At the end of his new book, “The Crisis of Zionism,” Peter Beinart offers two controversial proposals to mend the relationship between Israel and American Jews, or at least liberal American Jews. His call for a targeted consumer boycott of Israeli settlements has unleashed a torrent of anxious response, some of it insightful, most of it not. But it’s the second proposal that deserves renewed attention.
Once again, Beinart has pinpointed an essential problem for the future of American Jews, and once again, his solution is troubling.
His argument: Assimilation has caused young American Jews to disengage from Israel, the best antidote to assimilation is education, and the best way to educate young Jews is through full-time Jewish day schools. As a proof text, this formula is unassailable. All the data shows that there’s no better way to raise informed, committed Jews — who are more likely to marry other Jews, establish Jewish families, and become leaders in all aspects of Jewish life — than an immersive educational experience that includes knowledge of Hebrew, Jewish text, history, culture, ritual and values.
If we expect twentysomethings to instantly connect with Israel and the Jewish people on a 10-day Taglit Birthright trip, imagine what could happen after ten years of full-time education.
Cost is constantly cited as the main stumbling block, and there’s no question that the average day school tuition is simply not affordable for many parents. While some schools are taking creative steps to address the financial impediments, as the Forward has detailed, such efforts, however notable, are difficult to scale up to a national level.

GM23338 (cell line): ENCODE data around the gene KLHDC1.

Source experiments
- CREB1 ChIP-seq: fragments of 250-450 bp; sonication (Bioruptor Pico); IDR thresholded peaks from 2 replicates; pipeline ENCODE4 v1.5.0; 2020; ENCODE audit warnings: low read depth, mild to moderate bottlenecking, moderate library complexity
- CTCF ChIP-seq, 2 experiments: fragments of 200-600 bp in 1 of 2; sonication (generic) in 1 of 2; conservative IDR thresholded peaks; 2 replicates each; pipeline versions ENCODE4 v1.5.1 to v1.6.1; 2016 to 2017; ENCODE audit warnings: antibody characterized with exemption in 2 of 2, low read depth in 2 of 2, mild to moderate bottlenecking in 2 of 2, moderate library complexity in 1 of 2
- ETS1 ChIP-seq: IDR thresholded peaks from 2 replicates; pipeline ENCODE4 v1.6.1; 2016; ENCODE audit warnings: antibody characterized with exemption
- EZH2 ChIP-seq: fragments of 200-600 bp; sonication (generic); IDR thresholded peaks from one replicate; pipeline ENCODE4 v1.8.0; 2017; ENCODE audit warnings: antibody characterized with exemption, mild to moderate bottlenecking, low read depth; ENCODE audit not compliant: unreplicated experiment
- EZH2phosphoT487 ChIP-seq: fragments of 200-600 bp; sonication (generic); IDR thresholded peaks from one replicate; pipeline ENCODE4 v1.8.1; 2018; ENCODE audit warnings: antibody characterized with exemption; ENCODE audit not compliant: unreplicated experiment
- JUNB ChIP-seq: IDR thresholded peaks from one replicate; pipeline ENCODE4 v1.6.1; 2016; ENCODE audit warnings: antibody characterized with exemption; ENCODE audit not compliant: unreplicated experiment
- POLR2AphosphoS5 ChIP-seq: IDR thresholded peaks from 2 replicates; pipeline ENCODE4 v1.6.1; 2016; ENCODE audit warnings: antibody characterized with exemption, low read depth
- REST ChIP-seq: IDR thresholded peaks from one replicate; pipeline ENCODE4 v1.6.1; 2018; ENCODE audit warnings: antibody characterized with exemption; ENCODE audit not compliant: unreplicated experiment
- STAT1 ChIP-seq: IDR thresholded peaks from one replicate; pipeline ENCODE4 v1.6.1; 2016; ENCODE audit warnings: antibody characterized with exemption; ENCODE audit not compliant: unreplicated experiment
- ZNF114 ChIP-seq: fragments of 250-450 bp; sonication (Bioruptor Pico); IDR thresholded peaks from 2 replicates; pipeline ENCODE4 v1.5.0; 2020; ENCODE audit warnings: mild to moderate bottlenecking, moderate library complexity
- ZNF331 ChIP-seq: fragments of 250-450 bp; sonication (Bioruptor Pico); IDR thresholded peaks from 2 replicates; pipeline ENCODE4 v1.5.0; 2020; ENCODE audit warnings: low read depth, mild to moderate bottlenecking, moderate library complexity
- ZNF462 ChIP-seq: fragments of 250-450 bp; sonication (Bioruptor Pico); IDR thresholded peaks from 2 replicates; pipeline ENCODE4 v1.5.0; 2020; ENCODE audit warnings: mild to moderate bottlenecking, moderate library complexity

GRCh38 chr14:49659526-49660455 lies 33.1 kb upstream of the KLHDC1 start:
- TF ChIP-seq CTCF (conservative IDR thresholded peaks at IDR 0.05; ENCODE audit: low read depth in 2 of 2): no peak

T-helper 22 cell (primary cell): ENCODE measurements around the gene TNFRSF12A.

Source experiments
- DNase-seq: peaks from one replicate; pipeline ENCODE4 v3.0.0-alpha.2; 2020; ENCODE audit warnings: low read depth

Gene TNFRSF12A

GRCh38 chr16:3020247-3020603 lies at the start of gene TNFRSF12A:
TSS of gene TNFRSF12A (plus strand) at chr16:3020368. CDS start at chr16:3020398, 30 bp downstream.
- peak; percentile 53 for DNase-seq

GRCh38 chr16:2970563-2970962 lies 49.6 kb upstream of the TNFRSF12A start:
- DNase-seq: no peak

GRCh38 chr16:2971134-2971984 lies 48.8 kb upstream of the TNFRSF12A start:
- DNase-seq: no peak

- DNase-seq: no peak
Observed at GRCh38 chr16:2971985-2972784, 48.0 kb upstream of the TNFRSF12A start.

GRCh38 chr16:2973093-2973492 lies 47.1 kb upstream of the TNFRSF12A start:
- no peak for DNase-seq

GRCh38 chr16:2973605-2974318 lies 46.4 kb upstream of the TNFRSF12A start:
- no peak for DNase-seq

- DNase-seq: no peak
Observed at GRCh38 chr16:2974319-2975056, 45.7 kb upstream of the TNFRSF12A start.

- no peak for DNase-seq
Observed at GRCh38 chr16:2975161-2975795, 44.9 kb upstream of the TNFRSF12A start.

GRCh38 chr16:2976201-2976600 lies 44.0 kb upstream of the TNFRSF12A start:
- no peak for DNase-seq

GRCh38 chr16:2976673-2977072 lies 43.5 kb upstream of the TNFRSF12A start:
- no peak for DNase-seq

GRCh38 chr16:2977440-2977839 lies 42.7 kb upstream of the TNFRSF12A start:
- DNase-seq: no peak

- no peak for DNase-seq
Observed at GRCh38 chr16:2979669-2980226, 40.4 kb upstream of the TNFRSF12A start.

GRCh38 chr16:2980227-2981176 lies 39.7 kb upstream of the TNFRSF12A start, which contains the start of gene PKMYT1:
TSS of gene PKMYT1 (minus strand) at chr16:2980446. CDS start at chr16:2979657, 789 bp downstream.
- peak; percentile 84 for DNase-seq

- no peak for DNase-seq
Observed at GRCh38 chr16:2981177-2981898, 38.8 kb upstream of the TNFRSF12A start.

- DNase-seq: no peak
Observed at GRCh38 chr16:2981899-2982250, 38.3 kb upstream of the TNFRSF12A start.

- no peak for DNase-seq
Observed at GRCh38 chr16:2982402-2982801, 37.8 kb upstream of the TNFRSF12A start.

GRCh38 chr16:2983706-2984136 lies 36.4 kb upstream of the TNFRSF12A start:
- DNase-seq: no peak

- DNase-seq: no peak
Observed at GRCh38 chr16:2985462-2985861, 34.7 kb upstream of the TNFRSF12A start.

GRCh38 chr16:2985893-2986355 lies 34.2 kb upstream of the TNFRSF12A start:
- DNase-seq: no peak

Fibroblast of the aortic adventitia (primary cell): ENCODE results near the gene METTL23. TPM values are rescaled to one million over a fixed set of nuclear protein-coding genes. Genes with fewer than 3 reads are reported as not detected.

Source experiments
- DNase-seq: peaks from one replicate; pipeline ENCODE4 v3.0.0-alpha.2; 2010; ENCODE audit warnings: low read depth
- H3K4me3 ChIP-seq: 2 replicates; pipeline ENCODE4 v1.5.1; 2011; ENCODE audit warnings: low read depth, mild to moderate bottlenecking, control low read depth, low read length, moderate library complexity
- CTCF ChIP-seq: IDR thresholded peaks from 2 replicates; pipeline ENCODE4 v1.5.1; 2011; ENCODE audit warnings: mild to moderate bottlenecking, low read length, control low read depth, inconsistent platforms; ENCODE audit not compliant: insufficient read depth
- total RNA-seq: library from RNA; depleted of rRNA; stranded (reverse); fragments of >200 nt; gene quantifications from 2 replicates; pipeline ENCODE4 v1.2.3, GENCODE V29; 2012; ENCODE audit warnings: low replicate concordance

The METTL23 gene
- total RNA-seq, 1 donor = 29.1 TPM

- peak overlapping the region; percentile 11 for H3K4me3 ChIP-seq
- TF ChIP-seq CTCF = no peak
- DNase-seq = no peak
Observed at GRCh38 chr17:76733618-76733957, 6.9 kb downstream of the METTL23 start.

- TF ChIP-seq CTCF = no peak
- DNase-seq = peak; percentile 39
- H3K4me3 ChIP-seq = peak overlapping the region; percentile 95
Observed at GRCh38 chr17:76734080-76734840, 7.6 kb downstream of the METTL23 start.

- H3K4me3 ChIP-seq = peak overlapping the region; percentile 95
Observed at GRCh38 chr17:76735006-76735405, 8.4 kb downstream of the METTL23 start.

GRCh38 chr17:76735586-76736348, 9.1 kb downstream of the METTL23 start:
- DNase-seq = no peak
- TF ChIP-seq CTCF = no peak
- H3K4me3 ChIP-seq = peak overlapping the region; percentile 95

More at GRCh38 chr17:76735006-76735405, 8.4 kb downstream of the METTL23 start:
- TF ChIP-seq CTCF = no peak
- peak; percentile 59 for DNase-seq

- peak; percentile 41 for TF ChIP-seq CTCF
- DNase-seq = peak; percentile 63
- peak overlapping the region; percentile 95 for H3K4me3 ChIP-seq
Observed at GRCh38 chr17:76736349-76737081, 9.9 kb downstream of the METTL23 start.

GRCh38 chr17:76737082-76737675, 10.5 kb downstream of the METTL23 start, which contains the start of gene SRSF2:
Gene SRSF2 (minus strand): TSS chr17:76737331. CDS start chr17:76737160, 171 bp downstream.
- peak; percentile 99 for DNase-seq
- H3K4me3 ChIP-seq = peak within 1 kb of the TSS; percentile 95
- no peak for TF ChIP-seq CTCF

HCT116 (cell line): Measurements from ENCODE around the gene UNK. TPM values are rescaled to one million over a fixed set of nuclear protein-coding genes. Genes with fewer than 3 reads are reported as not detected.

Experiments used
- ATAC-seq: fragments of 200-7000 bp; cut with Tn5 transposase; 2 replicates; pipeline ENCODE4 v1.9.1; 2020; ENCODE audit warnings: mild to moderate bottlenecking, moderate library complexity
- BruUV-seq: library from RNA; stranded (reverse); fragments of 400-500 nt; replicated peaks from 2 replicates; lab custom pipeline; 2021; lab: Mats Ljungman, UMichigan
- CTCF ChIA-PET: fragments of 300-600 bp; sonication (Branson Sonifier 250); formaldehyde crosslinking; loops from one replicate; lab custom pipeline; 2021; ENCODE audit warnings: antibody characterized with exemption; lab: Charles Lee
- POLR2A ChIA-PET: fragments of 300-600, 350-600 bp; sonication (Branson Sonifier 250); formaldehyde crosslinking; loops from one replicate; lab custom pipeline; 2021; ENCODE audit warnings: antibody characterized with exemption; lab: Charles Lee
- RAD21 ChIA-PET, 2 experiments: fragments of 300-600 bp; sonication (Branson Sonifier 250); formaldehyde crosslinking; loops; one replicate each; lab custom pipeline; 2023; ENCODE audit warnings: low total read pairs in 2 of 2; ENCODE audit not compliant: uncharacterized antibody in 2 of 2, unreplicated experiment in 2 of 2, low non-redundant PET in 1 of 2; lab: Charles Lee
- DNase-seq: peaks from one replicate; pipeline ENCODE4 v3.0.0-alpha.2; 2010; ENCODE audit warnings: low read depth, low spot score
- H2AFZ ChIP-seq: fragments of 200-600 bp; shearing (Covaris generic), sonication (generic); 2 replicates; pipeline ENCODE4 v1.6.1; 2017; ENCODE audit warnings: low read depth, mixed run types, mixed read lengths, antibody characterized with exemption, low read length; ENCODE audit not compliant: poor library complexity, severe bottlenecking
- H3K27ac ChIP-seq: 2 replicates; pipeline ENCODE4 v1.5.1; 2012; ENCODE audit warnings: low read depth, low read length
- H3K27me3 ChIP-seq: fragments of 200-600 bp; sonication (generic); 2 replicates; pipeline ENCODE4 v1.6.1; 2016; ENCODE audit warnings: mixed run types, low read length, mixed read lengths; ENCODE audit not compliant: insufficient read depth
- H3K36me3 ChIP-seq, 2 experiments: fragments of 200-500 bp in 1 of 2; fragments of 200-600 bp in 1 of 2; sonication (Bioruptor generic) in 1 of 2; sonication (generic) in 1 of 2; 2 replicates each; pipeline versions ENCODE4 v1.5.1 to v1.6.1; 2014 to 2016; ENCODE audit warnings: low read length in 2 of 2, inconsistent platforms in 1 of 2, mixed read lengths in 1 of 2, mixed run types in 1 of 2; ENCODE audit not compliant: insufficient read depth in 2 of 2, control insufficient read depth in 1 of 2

Beinart’s solution is for Jews to seek substantial government aid to religious schools and make common cause with the evangelicals and others who push for state-funded vouchers. If it can happen in London, Paris, Melbourne and Montreal — where day schools are well-attended and affordable because of government help — why not here?
It’s a tempting path, but a dangerous one. Jews in other nations where the line between state and religion is blurrier do not enjoy the rights, security and status of American Jews. The legal protections stemming from the First Amendment and now embedded into America’s pluralist character are the reasons why Jews are so strong and free here. We tamper with that at our peril. Never mind the precedent it will set, do we really want the government strings that come with government money? Do we really want politicians to define who is a Jew? Do we want state subsidies to go to educate children of other faiths whose doctrines we do not endorse?
No, this is our responsibility. Beinart and others have argued that Jewish philanthropy alone can’t solve this problem. Nonsense. There is enough money in the American Jewish community to endow every worthy day school, if it was a priority. Rather than upend the Constitution, we’d do better to deeply and honestly probe why Jewish funders, and plenty of wealthy Jewish parents who send their children to expensive non-Jewish schools, do not support a private, religious education. Then we should address those arguments head on.
Beinart told the Forward that he is “hoping to create a debate about Jewish schools.” Would that the debate on Jewish education be as intense as his call for a boycott. It’s far more worthy.